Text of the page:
Excluded Yet Explosive : “Outcast” by NF

Tommy Braunsteiner
Oct 8, 2017 · 3 min read

The long awaited day has come. The up and coming rapper NF has released his junior album “ Perception”, which climbed to the top of the iTunes album charts within hours of its anticipated release.

With the album release also came the music video to the track “Outcast”, which focuses on how NF has perceived himself as an outcast within the rap culture that America seems to adore. NF also speaks on his battles with depression and how he feels cast aside whenever he reaches out for help.

If there is one thing that stands out when it comes to this music video, it has to be the setting that NF uses. The grand majority of the video has NF locked within a jail cell that he has the keys to. So the big question presented is why doesn’t NF unlock the cell if he keeps talking about wanting to escape his prison? Could it be that NF considers the jail cell to be an Ebeneezer to his struggles as a musician? Could the cell potentially be NF’s throne within the rap game?

One of the most powerful visual weapons NF uses throughout the video is a fake smile that he draws on his face with a black marker. Many critics of NF, including many of my friends, believe that NF’s music is ‘too dark’ or ‘too depressing’ and that NF needs to ‘smile more’. This idea of ‘smiling more’ seems to be found within a grand majority of music, but most songs when examined can be seen as fake or superficial to the message they write. Sometimes artists have to lie about their well-being within their music just so their music is still marketable. NF’s response to this cultural numbness is legendary. Instead of changing to fit into what the critics want, he mocks them by drawing a fake smile that looks quite similar to the infamous Joker played by Heath Ledger. This physical marking could possibly solidify NF as a villain within the rap scene, in the relative view of mainstream America.

One quick thing I want to throw in is a verse which seems to be a response to other rappers and men in suits who want NF to talk about more ‘acceptable’ things within rap; such as the objectification of women, and the want to be included through explicit lyrics.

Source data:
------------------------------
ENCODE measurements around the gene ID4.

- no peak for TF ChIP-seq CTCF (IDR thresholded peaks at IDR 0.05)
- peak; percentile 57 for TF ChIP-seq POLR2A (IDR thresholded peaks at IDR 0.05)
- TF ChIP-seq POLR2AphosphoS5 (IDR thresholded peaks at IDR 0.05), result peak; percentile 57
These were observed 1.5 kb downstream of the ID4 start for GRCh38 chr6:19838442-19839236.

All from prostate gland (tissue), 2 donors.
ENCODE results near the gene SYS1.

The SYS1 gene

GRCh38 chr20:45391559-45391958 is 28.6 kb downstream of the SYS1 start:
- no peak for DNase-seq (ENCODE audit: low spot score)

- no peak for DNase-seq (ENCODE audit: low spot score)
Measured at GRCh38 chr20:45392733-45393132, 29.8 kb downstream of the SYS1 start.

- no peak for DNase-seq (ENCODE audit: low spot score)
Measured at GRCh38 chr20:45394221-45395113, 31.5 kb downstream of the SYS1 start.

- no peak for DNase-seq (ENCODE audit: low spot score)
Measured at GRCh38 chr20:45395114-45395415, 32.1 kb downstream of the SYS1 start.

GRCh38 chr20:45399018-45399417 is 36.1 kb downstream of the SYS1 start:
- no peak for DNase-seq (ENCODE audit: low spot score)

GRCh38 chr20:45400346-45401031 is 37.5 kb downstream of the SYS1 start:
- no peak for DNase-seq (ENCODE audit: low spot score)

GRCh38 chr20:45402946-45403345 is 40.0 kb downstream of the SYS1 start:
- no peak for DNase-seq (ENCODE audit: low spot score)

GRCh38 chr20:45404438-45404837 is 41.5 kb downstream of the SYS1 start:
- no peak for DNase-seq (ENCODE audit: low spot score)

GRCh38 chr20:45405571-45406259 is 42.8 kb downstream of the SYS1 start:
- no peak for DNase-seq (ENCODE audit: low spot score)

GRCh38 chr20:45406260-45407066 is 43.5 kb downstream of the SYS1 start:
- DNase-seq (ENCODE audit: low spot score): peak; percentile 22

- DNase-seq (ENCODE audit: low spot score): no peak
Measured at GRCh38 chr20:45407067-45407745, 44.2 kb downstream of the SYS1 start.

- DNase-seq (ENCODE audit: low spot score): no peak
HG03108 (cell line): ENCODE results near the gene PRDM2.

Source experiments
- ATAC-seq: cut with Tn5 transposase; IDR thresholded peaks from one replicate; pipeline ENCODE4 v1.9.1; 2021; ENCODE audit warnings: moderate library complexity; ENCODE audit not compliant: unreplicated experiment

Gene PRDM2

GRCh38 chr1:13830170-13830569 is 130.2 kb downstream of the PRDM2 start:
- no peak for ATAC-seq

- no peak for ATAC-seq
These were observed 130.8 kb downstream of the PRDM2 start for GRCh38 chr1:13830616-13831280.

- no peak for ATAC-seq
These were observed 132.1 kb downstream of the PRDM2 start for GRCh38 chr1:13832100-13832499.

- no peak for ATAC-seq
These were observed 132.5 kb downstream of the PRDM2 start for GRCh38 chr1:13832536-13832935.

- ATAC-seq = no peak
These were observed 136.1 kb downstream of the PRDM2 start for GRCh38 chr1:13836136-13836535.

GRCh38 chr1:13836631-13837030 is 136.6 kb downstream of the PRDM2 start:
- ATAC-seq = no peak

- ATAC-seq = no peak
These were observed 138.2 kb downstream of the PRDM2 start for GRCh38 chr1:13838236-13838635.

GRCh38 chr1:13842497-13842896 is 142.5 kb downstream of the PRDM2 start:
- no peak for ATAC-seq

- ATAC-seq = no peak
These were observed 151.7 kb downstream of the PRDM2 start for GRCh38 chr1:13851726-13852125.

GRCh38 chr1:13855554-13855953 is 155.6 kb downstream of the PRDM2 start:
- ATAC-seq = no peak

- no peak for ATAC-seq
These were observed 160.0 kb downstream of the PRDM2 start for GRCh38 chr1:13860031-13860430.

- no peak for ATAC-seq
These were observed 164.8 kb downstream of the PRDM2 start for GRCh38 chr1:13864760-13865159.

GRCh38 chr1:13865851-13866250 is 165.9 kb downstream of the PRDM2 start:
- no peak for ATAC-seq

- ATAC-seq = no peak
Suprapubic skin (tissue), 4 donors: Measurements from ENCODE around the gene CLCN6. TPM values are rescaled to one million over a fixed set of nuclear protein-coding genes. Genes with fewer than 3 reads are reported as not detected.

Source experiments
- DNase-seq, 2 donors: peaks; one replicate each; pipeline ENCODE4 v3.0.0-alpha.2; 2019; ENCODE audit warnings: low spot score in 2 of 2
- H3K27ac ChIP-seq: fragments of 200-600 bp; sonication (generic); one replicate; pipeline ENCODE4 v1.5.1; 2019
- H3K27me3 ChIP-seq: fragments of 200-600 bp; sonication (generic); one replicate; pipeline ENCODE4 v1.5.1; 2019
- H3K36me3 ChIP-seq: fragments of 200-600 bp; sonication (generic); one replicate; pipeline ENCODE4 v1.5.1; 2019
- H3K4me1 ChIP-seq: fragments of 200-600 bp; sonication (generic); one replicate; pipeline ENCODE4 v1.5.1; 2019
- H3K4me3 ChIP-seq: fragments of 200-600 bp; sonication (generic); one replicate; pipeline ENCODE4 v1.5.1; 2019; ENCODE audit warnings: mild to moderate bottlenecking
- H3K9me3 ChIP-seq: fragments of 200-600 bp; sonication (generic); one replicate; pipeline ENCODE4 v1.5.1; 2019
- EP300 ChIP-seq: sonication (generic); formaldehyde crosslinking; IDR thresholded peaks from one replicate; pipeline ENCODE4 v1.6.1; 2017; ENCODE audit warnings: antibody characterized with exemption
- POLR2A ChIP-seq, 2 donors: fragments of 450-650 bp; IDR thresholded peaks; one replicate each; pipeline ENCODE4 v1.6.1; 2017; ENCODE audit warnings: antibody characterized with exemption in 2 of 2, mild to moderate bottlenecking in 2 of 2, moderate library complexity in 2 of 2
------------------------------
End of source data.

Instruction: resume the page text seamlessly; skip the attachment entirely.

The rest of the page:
Yeah, I guess I don’t fit the mold of rap
’Cause I’m respectin’ women
“I heard your record, I was laughin at it”
Maybe they would like me more if I got a little graphic with it
Nah, I don’t wanna blend in with you little rappin’ idiots, I’d rather be the outcast
I ain’t never puttin’ out trash
I take a hundred and staple it right to my tongue
I always put the money where my mouth’s at, ah!

Another visual implementation is the inclusion of NF’s fans within the video. Very rarely do we see an artist, especially within the rap game, use fans instead of females to fascinate.

In some shots the NF fans are within the jail cell with NF taking photos for a meet and greet. One interpretation could be that NF always feels trapped and secluded in his cell of self-judgement,even when he meets fans, which I could see when I met him in May of this year. I also believe that the message here is that once the fans enter the jail cell and become fans of NF, they also believe in the message that NF is writing.

NF fans can also be seen surrounding NF’s jail cell like zombies, reaching into the cage where NF lies in. What is NF’s message to culture with the use of his fans? By the end of the video, all of the fans are locked (or maybe contained is the better word) with NF in the jail cell. How do you interpret this ending?

It is clear within this video how determined NF is when it comes to his mission within music. With the album only being released two days ago,who knows how far NF will go in the culture we live in today.

    Tommy Braunsteiner

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